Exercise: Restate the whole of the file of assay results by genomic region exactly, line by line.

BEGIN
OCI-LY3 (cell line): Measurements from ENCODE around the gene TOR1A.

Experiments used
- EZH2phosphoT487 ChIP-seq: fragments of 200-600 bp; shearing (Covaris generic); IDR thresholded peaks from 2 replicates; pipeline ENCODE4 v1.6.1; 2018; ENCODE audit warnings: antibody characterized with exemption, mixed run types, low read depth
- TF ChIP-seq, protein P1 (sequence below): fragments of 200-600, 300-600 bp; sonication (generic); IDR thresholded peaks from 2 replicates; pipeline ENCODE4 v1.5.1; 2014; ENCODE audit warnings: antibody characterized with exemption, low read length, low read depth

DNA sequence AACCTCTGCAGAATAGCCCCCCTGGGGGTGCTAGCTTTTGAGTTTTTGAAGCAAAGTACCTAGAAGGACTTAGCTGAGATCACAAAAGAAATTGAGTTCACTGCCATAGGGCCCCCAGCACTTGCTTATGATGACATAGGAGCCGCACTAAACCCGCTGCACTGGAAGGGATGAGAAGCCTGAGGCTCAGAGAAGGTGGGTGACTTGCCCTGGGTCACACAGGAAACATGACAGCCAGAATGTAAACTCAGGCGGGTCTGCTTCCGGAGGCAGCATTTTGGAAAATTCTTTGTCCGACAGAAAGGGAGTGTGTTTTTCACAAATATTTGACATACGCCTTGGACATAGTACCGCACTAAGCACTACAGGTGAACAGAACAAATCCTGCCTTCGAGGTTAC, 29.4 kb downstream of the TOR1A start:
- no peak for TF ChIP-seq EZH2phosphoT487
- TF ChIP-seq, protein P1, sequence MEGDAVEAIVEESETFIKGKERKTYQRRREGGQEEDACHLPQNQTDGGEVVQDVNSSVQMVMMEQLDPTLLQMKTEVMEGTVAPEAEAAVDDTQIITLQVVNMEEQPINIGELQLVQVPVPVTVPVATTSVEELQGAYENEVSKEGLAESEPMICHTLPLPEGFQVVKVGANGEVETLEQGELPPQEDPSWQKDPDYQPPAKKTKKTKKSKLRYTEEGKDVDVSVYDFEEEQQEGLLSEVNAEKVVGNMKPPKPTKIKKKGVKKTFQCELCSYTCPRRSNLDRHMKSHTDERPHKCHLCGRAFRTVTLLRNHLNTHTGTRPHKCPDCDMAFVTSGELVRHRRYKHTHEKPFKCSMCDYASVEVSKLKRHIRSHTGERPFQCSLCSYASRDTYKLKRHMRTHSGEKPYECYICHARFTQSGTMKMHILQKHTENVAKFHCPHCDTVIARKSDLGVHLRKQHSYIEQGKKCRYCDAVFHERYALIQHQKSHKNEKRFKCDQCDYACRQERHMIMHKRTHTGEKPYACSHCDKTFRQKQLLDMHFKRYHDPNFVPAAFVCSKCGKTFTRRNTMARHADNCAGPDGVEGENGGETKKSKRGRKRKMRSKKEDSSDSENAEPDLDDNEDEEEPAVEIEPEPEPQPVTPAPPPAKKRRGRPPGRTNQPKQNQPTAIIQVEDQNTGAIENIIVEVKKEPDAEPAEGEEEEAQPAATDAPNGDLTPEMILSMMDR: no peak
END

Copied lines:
OCI-LY3 (cell line): Measurements from ENCODE around the gene TOR1A.

Experiments used
- EZH2phosphoT487 ChIP-seq: fragments of 200-600 bp; shearing (Covaris generic); IDR thresholded peaks from 2 replicates; pipeline ENCODE4 v1.6.1; 2018; ENCODE audit warnings: antibody characterized with exemption, mixed run types, low read depth
- TF ChIP-seq, protein P1 (sequence below): fragments of 200-600, 300-600 bp; sonication (generic); IDR thresholded peaks from 2 replicates; pipeline ENCODE4 v1.5.1; 2014; ENCODE audit warnings: antibody characterized with exemption, low read length, low read depth

DNA sequence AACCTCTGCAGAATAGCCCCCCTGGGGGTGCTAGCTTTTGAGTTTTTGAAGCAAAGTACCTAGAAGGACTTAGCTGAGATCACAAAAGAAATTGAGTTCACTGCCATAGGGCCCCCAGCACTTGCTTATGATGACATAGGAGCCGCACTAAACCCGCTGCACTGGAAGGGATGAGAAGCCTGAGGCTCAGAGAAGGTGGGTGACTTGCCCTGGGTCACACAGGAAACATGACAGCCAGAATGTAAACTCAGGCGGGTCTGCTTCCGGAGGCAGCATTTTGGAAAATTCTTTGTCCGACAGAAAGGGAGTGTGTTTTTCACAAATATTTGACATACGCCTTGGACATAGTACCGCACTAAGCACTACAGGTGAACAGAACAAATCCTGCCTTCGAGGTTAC, 29.4 kb downstream of the TOR1A start:
- no peak for TF ChIP-seq EZH2phosphoT487
- TF ChIP-seq, protein P1, sequence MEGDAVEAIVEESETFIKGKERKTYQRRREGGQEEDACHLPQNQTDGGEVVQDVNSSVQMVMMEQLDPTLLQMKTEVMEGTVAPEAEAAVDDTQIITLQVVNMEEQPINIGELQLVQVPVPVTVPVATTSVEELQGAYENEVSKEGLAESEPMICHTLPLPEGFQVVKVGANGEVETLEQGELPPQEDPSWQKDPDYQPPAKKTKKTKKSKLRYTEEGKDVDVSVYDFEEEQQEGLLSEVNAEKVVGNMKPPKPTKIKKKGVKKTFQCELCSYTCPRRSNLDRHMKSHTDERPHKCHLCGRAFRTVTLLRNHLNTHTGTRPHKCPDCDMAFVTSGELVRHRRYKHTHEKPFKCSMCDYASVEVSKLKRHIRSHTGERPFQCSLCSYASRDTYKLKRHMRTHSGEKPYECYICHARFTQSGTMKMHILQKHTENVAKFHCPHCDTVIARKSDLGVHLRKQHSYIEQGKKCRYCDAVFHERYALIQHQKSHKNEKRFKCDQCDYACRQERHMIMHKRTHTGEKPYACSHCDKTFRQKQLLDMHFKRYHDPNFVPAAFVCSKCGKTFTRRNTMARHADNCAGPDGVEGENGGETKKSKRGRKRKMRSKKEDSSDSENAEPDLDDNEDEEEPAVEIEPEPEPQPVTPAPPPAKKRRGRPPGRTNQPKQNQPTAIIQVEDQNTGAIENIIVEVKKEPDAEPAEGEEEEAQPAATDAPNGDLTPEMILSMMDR: no peak